For decades, you could put some of your money into mainstream bond funds for a fairly safe cushion against the volatility of the stock market. Not anymore.

Interest rates are so low and the likelihood that they will rise over the next several years is so high that typical bond funds could end up suffering significant losses, as some funds did early this year when rates rose. (Bond prices move inversely to interest rates.)

But in recent years, various money-management firms have come up with a new kind of fund—the “unconstrained” bond fund. These funds, free of the typical restrictions and guidelines and able to use elaborate defensive strategies, can make big bets and dramatic and sudden shifts in their portfolios to avoid risks as they search the globe for opportunities. What you need to know…


Unconstrained bond funds give managers great freedom to choose fixed-income investments, regardless of the length of maturity, credit quality, type of issuer or country. They’re even able to bet that bond prices will drop, and they buy exotic instruments such as credit default swaps, which act like insurance in case of bond defaults.


I wouldn’t completely replace an investor’s core bond funds with unconstrained funds just yet. They have to prove themselves in a prolonged period of rising interest rates. Instead, I recommend that investors use these to replace the riskiest portions of their fixed-income portfolios. These include funds holding bonds with average durations greater than 10 years. (Duration is a measure of how much a bond’s price is likely to rise or fall as a result of interest rate changes.) These longer-duration funds are likely to suffer double-digit losses if rates rise significantly.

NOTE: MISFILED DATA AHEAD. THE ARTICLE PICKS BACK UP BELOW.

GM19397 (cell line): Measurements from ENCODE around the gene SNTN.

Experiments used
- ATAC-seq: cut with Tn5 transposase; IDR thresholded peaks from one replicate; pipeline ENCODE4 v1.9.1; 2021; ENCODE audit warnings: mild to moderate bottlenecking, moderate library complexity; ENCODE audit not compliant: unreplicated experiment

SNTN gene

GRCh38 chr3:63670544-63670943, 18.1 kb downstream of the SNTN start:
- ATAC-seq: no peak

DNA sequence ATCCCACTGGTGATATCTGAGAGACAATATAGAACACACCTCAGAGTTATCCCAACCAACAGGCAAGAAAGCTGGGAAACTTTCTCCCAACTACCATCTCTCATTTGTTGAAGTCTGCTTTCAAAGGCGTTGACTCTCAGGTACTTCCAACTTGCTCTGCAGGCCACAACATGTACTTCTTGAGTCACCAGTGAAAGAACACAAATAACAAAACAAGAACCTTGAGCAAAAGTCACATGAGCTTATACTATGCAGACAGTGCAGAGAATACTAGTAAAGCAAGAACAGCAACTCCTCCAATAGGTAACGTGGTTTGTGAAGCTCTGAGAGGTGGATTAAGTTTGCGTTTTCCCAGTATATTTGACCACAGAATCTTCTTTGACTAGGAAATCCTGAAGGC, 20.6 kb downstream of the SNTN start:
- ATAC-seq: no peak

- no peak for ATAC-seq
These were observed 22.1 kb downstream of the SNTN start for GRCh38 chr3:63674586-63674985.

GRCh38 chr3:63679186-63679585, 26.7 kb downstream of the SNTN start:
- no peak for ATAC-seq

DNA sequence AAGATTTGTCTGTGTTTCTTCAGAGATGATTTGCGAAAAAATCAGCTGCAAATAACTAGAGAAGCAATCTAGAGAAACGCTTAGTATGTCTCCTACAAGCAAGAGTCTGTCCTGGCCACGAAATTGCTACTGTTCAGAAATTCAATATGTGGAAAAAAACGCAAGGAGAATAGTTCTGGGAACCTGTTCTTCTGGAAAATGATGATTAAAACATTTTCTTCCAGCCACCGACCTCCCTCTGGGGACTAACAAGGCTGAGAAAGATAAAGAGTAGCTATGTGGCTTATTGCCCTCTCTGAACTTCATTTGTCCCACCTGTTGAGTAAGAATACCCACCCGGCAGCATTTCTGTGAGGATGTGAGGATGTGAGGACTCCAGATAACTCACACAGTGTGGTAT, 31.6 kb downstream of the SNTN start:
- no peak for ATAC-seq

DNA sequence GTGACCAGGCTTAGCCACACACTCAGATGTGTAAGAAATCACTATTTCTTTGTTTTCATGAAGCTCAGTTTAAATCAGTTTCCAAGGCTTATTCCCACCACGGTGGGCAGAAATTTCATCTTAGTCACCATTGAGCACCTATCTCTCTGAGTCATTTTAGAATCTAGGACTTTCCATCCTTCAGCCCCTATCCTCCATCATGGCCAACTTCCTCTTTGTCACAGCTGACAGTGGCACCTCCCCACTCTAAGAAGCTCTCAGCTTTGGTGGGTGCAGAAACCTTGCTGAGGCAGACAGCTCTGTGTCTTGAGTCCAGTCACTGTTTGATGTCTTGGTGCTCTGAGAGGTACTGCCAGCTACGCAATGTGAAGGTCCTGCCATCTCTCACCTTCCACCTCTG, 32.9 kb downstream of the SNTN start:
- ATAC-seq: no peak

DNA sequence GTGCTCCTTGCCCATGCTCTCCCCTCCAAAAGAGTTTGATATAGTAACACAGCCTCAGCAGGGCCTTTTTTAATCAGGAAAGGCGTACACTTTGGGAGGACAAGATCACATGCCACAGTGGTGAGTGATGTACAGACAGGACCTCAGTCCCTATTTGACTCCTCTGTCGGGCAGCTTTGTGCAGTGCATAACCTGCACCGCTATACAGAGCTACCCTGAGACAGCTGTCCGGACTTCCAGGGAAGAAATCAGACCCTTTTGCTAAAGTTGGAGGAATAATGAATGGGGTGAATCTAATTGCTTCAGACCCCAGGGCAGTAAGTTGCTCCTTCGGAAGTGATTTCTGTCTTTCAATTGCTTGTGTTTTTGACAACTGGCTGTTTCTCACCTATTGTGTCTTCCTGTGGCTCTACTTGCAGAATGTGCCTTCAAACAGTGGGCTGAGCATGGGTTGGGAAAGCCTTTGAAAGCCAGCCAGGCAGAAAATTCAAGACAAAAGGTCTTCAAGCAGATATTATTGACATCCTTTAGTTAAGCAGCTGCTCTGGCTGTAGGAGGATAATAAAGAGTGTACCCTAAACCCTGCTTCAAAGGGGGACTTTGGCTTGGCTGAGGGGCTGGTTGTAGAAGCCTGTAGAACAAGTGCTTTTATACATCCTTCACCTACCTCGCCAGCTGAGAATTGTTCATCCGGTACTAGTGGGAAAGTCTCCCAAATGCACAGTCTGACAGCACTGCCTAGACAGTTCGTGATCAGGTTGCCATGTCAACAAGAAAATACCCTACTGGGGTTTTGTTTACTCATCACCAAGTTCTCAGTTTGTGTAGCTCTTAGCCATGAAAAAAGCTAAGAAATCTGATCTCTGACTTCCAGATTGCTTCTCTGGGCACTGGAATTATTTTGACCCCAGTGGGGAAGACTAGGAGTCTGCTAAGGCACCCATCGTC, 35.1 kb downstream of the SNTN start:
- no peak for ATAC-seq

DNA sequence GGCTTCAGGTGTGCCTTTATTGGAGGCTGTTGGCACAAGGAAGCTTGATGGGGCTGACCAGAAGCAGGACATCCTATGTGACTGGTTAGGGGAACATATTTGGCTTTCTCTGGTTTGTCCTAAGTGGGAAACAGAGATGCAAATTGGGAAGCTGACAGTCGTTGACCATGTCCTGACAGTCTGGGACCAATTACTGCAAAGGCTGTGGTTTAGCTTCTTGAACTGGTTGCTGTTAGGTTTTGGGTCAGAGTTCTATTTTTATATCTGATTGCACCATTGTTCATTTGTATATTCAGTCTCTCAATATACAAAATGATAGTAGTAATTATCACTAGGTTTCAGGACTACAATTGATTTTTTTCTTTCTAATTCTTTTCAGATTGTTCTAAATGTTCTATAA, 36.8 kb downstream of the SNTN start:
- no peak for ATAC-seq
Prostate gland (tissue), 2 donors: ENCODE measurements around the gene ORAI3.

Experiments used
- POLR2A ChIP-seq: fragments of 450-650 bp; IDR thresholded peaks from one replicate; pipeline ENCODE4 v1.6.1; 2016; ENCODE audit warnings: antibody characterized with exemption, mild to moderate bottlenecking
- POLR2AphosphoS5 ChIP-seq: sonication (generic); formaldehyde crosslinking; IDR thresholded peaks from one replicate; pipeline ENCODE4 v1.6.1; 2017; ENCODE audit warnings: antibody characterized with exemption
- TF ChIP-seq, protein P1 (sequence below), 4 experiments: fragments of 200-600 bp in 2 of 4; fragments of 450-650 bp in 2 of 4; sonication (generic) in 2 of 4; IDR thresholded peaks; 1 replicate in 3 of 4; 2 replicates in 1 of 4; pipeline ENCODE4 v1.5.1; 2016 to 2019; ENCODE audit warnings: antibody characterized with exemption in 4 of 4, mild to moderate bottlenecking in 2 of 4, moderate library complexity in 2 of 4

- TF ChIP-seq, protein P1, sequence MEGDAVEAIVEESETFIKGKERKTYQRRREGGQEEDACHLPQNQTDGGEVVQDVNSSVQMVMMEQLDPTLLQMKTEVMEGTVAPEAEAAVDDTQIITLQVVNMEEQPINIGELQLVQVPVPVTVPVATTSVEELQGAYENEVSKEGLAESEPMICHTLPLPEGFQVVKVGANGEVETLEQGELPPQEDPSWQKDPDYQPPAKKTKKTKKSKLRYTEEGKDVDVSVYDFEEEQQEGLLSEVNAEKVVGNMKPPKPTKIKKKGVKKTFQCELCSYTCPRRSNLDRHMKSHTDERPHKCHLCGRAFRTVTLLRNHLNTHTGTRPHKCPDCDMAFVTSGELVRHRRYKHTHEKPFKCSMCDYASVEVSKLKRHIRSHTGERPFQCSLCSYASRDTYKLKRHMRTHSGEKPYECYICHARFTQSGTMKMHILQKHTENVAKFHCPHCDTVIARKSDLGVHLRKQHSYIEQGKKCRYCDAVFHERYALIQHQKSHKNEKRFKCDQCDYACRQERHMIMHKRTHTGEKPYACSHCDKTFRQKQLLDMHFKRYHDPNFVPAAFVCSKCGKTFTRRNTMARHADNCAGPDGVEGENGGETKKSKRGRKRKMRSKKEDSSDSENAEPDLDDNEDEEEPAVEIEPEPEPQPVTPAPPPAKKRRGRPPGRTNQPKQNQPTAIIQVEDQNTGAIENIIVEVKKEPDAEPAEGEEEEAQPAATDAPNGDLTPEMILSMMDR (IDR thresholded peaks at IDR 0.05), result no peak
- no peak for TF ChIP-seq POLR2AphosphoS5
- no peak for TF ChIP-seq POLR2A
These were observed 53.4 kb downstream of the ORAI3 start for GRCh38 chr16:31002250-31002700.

Three no-load, unconstrained bond funds to consider…

  • Pimco Unconstrained Bond Fund (PUBRX). With $20 billion in assets, this four-year-old fund is one of the oldest and, by far, the largest in the category. It also is one of the most conservative, spreading its bets across more than 1,500 bonds, with a recent average duration of less than half a year. Fund manager Chris Dialynas works with legendary Pimco manager Bill Gross to shape a portfolio with low volatility. Because of the fund’s cautious approach, its returns, which totaled 8.3% in 2012 and 0.56% this year as of February 22, are likely to trail more aggressive offerings over the long term. Expenses: 1.55%.
  • Metropolitan West Unconstrained Bond Fund (MWCRX) is more aggressive than the Pimco fund, with better returns since its debut in September 2011 and lower expenses. Manager Tad Rivelle’s forays into high-yield and emerging-market debt and mortgage-backed securities boosted returns in 2012, which totaled 15.8%, and 1.14% through February 22 this year. Average duration: 1.2 years. Expenses: 0.99%.
  • Scout Unconstrained Bond Fund (SUBYX) is one of the boldest, with a portfolio of nearly 40 bond holdings and a recent average duration of 2.1 years. Since the fund’s September 2011 launch, manager Mark Egan has produced some of the best returns in the category, thanks to a successful gamble on asset-backed securities, which are pools of credit card debt, leases and other loans packaged like bonds. The fund had returns of 22.8% last year and 2.3% through February 22 this year. Expenses: 0.8%.